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Facing Chinese EV rivals, Europe’s automakers squeeze suppliers on costs


Facing Chinese EV rivals, Europe’s automakers squeeze suppliers on costs

By Nick Carey

LONDON (Reuters) -Europe’s automakers and their already-stretched suppliers face a tough year as they race to cut costs for electric models to counter leaner Chinese rivals which are bringing cheaper vehicles to challenge them on their home turf.

A big question is how much more Europe’s automakers can squeeze out of suppliers that have already started laying off workers, with many smaller companies hard hit by supply chain issues during the pandemic.

The difference between Europe’s legacy automakers and more EV-focused Chinese manufacturers will be on stark display this week at the Geneva car show, which is returning after a four-year hiatus due to the pandemic.

The only major companies holding media events are France’s Renault, and China’s SAIC and BYD – two of a number of the country’s automakers that have set their sights on Europe.

Renault is launching its electric R5 and SAIC’s MG brand will unveil its M3 hybrid. Meanwhile, BYD’s Seal sedan is shortlisted for the Car of the Year award. If it wins, it would be the first Chinese model to get the prestigious award.

“They really are like chalk and cheese,” Nick Parker, a partner and managing director at consulting firm AlixPartners, said of the legacy European automakers and their Chinese rivals.

Unlike European automakers that are reliant on external suppliers with separate supply chains for fossil-fuel and electric, their Chinese rivals are highly vertically integrated, producing almost everything in-house and keeping costs down.

That helps them undercut their European rivals. In Britain, BYD’s electric Dolphin hatchback starts at 25,490 pounds ($32,300), about 27% less than Volkswagen’s equivalent ID.3 model. Tesla works in the same way.

Chasing those rivals means European automakers’ profit margins could be “heavily challenged” moving forward because there is only so much they can squeeze out of external suppliers, AlixPartners’ Parker said.

The challenge has been made more difficult by a slower-than-expected shift to EVs, leaving legacy automakers stuck with their dual supply chains. Data this week showed EU fully-electric car sales in January fell 42.3% from December.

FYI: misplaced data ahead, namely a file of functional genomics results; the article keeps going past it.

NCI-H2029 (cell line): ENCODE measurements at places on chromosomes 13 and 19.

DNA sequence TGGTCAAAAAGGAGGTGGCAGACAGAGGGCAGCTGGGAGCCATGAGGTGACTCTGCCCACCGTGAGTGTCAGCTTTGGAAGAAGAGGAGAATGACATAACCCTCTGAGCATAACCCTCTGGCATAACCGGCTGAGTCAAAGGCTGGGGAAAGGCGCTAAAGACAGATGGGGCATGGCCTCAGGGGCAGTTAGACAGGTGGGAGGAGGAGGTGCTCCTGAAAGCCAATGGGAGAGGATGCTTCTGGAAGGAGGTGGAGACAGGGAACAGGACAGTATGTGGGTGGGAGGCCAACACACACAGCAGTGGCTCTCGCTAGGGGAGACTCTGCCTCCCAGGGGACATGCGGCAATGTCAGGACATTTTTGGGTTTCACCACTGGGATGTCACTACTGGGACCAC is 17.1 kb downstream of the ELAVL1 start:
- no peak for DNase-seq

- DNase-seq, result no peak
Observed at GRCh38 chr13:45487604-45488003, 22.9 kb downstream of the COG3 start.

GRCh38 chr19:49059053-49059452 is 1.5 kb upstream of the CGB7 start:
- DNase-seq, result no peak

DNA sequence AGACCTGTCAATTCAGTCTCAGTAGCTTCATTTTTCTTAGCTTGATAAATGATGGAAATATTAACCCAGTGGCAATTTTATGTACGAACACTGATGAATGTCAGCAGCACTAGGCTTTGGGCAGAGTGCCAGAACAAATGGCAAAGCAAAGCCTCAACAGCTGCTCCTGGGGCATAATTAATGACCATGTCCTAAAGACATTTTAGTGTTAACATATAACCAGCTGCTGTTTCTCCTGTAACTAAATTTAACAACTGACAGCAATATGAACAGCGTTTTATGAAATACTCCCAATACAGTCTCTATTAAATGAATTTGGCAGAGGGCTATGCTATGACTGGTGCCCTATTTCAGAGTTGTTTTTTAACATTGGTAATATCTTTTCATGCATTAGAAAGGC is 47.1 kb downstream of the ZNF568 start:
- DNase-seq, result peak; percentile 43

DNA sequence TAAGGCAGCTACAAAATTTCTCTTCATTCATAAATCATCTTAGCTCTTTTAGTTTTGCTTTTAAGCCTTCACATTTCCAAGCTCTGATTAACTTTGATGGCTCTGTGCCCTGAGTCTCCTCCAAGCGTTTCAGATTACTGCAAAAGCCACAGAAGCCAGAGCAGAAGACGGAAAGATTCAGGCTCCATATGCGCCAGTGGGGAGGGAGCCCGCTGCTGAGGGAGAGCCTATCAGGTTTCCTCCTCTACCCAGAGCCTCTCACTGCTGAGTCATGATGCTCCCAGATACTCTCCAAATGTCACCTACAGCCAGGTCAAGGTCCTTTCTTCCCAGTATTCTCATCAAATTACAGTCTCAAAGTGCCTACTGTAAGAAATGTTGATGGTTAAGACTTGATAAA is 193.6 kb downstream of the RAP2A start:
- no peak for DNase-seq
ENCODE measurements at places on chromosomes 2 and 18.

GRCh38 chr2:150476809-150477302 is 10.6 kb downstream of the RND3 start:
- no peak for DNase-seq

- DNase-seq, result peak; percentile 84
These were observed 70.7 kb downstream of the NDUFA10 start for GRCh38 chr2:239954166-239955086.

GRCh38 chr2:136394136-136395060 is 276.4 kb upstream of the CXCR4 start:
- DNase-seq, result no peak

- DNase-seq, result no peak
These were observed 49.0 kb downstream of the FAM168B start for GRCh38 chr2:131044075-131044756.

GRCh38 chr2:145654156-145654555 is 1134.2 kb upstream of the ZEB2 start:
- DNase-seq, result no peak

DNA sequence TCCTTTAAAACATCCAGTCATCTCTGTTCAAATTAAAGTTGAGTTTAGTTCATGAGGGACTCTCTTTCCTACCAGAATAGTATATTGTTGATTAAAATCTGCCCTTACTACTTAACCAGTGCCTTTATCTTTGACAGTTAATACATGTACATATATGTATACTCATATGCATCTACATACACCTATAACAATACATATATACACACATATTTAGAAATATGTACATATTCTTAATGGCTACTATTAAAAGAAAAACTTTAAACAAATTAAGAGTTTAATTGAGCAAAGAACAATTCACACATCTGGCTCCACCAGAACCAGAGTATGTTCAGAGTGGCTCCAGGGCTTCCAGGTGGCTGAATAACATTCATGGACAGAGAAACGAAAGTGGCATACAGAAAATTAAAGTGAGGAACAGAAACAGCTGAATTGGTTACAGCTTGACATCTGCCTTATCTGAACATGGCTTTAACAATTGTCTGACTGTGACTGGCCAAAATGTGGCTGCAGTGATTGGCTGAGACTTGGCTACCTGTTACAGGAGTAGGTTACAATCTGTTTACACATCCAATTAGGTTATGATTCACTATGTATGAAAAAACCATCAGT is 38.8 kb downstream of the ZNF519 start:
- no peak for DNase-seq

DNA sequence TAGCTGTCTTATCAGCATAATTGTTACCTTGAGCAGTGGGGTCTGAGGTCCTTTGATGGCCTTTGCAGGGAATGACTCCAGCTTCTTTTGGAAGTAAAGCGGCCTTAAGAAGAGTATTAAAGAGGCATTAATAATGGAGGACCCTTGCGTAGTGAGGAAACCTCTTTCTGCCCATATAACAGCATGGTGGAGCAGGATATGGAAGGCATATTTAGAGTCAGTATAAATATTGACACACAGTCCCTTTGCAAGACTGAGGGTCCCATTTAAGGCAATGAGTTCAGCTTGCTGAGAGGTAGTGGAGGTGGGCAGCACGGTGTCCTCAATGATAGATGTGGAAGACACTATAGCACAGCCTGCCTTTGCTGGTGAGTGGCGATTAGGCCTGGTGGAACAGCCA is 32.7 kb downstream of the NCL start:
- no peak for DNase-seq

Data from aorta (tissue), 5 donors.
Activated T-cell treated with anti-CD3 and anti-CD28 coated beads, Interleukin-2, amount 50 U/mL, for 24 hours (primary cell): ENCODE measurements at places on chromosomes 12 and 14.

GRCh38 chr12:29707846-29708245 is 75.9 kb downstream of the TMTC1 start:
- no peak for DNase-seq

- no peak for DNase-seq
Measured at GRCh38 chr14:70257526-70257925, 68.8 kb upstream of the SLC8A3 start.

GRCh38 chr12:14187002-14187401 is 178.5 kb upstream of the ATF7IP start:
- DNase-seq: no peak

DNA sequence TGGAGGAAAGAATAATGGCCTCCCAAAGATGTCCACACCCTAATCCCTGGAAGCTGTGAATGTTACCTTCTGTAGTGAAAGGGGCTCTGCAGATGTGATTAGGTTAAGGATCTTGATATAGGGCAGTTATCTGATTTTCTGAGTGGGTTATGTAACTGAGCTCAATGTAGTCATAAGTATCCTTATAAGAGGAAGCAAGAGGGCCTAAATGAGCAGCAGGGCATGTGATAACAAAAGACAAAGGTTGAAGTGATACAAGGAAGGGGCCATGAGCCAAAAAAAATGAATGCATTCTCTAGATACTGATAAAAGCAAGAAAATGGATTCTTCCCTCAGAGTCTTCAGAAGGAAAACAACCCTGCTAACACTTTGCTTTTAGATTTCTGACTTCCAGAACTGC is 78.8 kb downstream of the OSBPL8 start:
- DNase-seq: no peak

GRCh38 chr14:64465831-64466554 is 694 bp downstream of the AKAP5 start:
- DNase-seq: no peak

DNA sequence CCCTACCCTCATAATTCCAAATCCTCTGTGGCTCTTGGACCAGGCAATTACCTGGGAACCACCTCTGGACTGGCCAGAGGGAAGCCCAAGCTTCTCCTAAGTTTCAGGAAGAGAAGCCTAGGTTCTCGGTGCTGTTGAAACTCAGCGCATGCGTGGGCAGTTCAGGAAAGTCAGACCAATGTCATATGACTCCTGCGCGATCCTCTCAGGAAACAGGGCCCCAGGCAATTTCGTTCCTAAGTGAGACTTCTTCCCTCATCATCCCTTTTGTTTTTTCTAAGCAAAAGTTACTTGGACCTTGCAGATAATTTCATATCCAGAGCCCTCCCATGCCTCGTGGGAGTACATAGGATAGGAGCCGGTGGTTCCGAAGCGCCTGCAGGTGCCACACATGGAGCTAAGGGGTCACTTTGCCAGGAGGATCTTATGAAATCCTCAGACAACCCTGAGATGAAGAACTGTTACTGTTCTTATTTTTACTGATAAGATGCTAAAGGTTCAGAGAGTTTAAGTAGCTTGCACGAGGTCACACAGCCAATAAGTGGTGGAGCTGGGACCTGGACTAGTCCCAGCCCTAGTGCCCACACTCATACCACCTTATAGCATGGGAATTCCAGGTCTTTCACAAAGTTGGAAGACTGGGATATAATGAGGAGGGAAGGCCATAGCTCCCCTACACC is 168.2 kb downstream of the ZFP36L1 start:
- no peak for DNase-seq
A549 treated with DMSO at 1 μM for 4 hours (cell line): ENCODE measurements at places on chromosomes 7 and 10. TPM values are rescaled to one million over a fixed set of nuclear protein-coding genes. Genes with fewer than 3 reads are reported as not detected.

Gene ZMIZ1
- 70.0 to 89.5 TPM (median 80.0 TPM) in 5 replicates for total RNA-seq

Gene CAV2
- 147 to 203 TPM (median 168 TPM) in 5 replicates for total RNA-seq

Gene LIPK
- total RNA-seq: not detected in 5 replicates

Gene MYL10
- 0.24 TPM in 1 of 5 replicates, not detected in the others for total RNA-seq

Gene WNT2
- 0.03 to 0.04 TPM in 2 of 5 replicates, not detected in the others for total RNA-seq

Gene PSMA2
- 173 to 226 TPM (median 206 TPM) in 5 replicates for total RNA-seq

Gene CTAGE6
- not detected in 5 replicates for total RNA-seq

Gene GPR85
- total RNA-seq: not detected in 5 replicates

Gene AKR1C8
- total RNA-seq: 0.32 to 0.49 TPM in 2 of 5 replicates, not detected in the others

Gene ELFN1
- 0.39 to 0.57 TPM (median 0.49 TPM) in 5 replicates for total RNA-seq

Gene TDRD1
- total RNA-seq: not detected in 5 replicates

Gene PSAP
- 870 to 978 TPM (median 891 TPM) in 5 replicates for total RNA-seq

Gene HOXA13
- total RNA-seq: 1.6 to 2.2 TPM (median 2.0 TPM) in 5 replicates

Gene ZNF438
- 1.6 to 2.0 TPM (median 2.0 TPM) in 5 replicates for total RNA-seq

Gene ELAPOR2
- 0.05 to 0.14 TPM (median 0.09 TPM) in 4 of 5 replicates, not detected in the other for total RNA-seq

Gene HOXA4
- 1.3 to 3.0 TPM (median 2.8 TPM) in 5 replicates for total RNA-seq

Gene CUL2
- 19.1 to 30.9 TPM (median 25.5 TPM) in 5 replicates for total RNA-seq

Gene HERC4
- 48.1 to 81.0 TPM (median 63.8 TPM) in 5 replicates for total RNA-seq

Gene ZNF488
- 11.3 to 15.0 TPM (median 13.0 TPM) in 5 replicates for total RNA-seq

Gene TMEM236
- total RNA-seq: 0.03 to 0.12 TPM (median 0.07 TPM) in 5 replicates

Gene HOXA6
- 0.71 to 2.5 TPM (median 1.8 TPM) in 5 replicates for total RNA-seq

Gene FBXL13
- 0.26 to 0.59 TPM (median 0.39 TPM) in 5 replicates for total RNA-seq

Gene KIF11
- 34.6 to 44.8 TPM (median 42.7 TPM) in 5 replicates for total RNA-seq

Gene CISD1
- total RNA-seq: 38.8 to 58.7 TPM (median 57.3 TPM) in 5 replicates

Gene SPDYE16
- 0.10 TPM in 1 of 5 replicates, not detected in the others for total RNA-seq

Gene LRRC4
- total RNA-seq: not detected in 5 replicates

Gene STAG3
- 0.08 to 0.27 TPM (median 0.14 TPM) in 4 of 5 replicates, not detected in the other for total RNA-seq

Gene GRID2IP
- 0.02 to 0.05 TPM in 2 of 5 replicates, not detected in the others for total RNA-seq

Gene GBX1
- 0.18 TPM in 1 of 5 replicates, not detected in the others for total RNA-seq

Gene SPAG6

Both Renault and Stellantis have stressed their EV cost-cutting efforts this month while Mercedes toned down expectations for EV demand and said it will update its traditional lineup well into the next decade.

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Stellantis CEO Carlos Tavares has gone further, telling suppliers that with 85% of EV costs related to purchased materials, they need to bear a proportionate burden in reducing costs.

“I am translating that reality to my partners: If you don’t do your part of the job, then you exclude yourself,” he said.

Nickel and aluminium prices have also risen this week as Western countries expanded sanctions lists against Moscow, highlighting the lingering risks to raw materials prices even though there was no mention of the two metals.

JOB CUTS

Many legacy suppliers are already feeling the strain of cost cuts with Forvia, Continental and Bosch all recently announcing or warning of layoffs, with more expected.

To preserve their profits, automakers focused production on higher-margin models during the recent semi-conductor shortage, but that meant less revenue and less upside for their suppliers.

Now industry experts say well-capitalised larger suppliers can adapt to the new reality but warn that plenty of smaller ones are teetering on the edge, like Germany’s Allgaier which filed for insolvency in July.

That means Europe’s automakers face a delicate balancing act between cutting costs to fend off Chinese rivals and avoiding pushing their suppliers too far. Philip Nothard, insight director at dealer services firm Cox Automotive, says automakers may even have to step in to bailout struggling suppliers.

“The risk is if (European automakers) try and screw those suppliers down too much, they’ll either push them into administration or they’ll push them into seeking different markets,” he said.

($1 = 0.7878 pounds)

(Reporting By Nick Carey; Editing by Kirsten Donovan)

 

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